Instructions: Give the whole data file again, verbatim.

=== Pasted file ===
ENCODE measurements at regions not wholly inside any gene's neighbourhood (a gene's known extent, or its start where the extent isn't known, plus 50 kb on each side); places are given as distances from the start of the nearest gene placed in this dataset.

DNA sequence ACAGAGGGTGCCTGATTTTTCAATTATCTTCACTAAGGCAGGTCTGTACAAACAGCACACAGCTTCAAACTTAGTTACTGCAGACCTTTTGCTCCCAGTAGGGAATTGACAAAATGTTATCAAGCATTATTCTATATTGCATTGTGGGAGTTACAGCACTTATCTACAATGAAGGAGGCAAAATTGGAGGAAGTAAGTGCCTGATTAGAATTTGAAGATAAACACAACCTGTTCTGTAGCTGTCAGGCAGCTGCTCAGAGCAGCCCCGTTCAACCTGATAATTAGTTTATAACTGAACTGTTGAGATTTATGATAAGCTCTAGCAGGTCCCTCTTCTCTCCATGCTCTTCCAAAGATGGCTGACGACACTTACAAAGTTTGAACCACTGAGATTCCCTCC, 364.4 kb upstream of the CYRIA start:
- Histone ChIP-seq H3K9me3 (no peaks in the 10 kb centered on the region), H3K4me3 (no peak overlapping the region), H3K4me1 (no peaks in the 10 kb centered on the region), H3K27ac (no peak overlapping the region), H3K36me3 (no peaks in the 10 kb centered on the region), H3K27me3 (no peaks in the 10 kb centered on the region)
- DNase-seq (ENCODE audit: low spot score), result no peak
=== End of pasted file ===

ENCODE measurements at regions not wholly inside any gene's neighbourhood (a gene's known extent, or its start where the extent isn't known, plus 50 kb on each side); places are given as distances from the start of the nearest gene placed in this dataset.

DNA sequence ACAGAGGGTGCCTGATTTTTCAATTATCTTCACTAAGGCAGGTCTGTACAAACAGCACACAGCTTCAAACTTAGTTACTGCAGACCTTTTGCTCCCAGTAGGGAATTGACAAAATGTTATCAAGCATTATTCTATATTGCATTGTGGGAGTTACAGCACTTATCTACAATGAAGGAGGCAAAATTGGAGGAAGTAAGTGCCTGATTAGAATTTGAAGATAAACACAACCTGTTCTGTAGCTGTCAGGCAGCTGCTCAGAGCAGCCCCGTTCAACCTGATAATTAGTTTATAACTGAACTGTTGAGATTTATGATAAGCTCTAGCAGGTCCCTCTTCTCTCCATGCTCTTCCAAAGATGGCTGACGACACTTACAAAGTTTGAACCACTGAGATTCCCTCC, 364.4 kb upstream of the CYRIA start:
- Histone ChIP-seq H3K9me3 (no peaks in the 10 kb centered on the region), H3K4me3 (no peak overlapping the region), H3K4me1 (no peaks in the 10 kb centered on the region), H3K27ac (no peak overlapping the region), H3K36me3 (no peaks in the 10 kb centered on the region), H3K27me3 (no peaks in the 10 kb centered on the region)
- DNase-seq (ENCODE audit: low spot score), result no peak